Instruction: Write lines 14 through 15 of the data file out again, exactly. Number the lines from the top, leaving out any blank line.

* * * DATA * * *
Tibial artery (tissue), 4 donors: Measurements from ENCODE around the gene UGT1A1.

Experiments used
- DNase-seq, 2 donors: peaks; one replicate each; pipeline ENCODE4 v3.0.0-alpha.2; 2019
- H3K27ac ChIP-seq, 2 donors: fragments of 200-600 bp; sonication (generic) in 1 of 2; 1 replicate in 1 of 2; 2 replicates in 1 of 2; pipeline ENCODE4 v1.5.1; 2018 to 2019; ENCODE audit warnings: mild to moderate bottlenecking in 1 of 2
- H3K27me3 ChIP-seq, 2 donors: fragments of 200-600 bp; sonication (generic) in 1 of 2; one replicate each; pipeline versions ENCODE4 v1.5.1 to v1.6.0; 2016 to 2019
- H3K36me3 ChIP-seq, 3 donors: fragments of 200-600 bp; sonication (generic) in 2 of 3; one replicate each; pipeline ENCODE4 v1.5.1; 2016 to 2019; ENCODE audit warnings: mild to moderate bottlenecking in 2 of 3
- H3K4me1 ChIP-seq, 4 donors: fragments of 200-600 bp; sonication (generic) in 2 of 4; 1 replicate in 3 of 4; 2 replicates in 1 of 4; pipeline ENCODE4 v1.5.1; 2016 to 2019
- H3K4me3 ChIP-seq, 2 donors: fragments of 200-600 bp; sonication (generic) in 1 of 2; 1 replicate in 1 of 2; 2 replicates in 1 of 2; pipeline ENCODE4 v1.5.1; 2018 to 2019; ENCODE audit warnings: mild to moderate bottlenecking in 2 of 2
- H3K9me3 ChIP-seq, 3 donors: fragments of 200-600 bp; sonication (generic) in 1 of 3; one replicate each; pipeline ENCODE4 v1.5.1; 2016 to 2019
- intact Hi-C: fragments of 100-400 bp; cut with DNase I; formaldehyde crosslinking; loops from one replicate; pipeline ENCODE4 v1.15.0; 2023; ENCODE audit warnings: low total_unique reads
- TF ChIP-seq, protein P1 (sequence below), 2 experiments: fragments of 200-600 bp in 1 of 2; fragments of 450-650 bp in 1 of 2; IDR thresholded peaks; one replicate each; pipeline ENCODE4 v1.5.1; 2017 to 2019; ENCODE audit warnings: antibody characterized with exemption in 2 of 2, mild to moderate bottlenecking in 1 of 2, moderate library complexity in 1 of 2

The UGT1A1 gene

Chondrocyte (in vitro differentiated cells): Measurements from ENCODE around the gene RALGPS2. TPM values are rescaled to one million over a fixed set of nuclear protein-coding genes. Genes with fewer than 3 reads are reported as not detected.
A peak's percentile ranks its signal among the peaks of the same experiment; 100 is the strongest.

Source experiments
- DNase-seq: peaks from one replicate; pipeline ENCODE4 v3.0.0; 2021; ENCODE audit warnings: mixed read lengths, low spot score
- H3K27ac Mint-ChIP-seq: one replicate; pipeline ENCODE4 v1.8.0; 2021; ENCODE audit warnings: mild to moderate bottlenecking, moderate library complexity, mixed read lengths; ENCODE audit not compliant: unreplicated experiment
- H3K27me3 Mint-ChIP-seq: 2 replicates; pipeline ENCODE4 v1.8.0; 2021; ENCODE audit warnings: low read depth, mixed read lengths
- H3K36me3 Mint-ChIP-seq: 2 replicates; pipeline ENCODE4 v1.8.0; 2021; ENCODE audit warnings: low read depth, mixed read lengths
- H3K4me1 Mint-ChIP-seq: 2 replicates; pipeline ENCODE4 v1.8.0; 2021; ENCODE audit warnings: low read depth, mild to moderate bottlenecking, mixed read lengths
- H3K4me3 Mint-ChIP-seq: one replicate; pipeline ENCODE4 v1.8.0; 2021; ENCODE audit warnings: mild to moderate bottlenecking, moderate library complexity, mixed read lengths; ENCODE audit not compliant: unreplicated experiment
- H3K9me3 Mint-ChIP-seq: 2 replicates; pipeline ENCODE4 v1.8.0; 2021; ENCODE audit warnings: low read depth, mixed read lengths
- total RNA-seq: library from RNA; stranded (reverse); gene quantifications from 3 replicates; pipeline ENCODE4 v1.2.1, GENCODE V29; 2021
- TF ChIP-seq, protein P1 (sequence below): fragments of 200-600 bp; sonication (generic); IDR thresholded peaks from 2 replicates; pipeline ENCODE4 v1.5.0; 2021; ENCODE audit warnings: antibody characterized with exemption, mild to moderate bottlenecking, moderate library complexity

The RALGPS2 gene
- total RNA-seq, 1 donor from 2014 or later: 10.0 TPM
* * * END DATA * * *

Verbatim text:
A peak's percentile ranks its signal among the peaks of the same experiment; 100 is the strongest.

Source experiments